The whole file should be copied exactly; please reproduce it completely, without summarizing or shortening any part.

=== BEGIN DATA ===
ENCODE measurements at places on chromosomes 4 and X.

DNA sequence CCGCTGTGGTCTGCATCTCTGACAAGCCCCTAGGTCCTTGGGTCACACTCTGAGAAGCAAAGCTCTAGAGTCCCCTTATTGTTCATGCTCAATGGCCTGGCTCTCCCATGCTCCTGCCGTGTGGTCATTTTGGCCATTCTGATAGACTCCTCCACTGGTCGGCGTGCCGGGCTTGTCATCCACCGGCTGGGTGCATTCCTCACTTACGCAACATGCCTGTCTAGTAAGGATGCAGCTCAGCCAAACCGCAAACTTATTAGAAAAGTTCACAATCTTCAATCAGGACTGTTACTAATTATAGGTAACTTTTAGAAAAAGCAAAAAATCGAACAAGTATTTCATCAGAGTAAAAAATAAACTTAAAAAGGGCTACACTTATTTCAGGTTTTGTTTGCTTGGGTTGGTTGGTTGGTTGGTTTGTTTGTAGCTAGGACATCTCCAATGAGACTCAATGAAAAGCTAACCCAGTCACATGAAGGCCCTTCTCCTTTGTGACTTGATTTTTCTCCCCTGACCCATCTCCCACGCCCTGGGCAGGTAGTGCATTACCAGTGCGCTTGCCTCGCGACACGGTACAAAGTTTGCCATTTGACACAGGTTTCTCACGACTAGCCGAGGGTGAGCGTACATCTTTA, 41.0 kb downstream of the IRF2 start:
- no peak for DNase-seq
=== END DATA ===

ENCODE measurements at places on chromosomes 4 and X.

DNA sequence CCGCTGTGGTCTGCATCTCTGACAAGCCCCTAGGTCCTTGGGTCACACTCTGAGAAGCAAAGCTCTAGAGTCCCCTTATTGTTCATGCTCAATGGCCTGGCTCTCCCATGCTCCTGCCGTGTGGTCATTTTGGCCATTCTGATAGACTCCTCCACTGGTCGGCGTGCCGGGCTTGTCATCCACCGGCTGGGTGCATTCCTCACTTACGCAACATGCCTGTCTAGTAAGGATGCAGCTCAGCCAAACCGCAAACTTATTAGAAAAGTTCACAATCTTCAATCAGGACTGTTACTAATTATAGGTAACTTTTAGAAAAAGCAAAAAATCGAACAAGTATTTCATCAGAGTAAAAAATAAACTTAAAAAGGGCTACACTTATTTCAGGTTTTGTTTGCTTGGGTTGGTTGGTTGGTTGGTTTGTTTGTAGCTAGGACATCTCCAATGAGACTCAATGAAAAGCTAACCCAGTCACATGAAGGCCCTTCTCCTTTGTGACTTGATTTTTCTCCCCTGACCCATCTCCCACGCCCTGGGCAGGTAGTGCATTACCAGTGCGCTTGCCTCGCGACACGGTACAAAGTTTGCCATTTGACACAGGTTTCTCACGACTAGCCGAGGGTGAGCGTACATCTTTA, 41.0 kb downstream of the IRF2 start:
- no peak for DNase-seq